The European Commission has brought forward proposals to change the behaviour of the 8,000 banks that operate across Europe by:
Requiring banks to hold more and better capital to resist future shocks by themselves (the Basel III agreement).
Setting up a new governance framework giving supervisors new powers to monitor banks more closely and take action through possible sanctions when they spot risks, for example to reduce credit when it looks like it’s growing into a bubble.
Producing a single rule book for all EU banking regulation.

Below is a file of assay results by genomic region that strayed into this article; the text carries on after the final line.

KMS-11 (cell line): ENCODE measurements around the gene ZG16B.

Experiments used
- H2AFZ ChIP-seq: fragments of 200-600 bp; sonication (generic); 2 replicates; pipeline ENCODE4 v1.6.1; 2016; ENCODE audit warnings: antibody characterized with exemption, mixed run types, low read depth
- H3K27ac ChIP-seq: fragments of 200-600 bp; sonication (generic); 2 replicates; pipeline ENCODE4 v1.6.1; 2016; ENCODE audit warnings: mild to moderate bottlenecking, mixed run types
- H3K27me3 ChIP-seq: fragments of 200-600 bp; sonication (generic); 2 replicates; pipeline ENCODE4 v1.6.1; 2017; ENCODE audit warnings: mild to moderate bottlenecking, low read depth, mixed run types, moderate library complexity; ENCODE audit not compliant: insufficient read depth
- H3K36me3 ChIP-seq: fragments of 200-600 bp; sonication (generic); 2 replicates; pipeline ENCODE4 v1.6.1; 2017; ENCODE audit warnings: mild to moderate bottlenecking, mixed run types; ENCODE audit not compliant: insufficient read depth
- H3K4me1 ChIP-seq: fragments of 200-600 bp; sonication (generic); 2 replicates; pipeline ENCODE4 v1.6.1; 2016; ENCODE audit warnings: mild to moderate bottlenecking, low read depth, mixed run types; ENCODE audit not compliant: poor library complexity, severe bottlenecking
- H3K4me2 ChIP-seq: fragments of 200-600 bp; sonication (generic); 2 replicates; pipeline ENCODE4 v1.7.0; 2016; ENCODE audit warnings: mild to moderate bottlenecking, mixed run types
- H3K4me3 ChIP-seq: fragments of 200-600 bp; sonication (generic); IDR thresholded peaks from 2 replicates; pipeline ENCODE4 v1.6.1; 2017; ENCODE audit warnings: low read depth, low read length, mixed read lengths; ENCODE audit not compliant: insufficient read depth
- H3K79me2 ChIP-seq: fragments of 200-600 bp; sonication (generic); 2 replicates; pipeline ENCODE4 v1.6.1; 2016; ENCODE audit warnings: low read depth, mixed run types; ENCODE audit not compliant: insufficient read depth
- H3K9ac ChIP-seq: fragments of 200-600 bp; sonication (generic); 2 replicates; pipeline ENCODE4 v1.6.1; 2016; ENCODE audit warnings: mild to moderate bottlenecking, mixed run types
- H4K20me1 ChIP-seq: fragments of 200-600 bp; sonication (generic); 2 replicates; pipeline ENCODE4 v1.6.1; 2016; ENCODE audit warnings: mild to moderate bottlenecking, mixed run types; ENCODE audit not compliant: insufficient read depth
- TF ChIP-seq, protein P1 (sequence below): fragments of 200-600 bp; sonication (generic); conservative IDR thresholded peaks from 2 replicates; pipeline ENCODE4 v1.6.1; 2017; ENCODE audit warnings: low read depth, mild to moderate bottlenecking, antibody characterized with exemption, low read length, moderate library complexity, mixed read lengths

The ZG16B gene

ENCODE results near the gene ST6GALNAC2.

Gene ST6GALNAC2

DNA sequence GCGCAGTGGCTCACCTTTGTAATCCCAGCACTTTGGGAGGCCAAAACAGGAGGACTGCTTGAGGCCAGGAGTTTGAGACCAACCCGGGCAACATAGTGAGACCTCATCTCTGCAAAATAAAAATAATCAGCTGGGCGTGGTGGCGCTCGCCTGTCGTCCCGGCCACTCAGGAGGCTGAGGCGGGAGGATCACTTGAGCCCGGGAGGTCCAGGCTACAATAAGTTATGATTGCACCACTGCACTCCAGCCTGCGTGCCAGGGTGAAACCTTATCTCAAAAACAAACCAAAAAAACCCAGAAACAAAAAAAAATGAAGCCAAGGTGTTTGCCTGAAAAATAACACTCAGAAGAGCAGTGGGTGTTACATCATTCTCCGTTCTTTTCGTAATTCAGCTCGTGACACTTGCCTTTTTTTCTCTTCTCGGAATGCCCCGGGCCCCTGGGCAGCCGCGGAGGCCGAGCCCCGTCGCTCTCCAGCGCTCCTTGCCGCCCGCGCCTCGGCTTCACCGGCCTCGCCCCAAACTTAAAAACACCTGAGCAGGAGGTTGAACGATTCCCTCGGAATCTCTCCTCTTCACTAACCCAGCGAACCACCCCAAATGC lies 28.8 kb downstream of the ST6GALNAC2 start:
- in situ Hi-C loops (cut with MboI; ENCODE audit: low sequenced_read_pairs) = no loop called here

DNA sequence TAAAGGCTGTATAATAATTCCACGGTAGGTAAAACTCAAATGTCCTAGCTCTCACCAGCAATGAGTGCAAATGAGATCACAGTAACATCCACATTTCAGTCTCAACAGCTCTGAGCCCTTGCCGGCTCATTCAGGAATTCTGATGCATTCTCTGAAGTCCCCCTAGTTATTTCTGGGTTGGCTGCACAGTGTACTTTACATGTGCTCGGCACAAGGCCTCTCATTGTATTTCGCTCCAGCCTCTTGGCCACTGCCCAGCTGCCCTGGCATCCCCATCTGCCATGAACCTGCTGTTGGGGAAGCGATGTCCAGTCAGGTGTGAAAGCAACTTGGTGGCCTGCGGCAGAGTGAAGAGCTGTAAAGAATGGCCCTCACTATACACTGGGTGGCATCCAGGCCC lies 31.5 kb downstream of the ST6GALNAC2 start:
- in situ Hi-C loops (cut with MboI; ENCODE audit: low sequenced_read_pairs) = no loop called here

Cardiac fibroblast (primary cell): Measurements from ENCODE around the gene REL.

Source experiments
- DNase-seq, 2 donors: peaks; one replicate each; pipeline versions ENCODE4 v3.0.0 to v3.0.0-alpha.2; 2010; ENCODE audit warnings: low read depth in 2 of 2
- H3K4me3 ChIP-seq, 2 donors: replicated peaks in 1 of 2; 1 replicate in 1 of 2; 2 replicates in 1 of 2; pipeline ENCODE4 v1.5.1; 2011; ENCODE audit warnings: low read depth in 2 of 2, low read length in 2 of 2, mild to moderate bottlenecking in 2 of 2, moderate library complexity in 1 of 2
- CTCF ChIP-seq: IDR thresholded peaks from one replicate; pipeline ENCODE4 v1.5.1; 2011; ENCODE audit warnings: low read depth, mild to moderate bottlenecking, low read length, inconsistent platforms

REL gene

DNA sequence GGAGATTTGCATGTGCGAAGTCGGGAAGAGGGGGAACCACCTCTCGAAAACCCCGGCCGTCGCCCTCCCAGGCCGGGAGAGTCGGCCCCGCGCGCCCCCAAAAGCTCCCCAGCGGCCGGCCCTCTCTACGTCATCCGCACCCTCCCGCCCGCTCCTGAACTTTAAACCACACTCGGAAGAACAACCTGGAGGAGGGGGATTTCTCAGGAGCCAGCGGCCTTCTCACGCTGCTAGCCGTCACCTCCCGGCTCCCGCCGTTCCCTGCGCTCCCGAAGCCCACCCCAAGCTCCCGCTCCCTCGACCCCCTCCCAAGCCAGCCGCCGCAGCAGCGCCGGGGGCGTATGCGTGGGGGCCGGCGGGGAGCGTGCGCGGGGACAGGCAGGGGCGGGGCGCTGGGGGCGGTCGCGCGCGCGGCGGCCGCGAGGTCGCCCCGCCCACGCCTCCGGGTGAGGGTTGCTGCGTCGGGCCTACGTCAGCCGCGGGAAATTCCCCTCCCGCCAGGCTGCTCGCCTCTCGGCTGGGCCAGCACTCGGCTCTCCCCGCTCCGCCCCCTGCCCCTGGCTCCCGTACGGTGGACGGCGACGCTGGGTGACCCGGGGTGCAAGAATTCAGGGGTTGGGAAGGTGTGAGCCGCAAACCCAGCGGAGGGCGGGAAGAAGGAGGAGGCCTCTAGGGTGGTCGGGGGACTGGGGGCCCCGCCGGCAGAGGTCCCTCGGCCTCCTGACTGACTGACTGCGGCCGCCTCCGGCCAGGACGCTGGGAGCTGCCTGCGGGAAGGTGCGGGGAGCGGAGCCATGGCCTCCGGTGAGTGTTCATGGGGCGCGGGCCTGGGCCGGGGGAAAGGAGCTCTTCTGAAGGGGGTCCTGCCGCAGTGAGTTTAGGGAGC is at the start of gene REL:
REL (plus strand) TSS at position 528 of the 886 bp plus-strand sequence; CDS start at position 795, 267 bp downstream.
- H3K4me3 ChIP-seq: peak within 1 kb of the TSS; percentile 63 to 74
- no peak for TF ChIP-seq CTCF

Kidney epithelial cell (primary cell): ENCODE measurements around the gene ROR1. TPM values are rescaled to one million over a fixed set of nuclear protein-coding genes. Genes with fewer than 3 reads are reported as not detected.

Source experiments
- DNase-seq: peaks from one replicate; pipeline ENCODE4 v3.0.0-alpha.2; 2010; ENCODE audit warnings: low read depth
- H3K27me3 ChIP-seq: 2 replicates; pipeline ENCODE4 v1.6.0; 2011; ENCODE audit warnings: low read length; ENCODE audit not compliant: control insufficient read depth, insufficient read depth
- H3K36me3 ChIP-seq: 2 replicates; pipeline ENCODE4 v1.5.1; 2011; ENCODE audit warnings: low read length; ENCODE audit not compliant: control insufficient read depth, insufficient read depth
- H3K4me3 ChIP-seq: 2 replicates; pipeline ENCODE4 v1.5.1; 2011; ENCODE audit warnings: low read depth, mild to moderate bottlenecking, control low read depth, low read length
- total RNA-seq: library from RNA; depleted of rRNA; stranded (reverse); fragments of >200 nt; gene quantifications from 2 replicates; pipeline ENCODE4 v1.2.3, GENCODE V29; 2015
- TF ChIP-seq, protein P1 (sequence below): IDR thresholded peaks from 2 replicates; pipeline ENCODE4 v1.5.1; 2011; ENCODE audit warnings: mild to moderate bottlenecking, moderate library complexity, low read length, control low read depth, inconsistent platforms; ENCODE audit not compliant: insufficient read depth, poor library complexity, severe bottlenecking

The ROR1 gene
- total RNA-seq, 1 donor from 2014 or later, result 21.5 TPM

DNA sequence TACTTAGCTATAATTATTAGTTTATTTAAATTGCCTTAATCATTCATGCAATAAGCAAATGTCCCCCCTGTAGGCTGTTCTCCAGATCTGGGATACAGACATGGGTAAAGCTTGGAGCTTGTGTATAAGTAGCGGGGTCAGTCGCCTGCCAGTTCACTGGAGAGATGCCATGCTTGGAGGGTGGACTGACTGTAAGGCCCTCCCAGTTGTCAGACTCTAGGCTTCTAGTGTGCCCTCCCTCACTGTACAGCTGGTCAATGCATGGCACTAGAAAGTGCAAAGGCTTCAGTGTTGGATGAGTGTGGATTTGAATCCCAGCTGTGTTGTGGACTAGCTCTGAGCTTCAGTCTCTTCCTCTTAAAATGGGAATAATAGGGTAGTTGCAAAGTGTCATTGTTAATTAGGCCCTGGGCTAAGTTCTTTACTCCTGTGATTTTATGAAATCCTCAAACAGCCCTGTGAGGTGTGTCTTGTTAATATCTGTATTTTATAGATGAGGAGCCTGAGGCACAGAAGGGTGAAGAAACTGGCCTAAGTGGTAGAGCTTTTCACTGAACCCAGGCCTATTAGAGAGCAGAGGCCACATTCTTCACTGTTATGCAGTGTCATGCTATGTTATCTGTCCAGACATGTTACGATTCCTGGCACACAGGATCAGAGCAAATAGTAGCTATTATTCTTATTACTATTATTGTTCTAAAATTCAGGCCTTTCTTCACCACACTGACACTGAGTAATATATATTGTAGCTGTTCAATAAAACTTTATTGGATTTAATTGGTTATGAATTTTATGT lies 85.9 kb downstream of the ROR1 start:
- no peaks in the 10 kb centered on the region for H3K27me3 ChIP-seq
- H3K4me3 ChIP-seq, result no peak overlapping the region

On capital buffers, the Commission wants to introduce two capital buffers on top of the minimum capital requirements: a capital conservation buffer identical for all banks in the EU and a countercyclical capital buffer to be determined at national level.
The proposals also seek to reduce reliance on external credit ratings by requiring banks to base their investment decisions on their own internal credit opinion, as well as on ratings.
The EC’s Internal Market Commissioner, Michel Barnier, comments: “The banking sector will have to hold more capital and better quality capital every time it is taking risks.”
He adds: “Only when all these rules are in place can we really say we’ve fully learnt the lessons of the crisis.”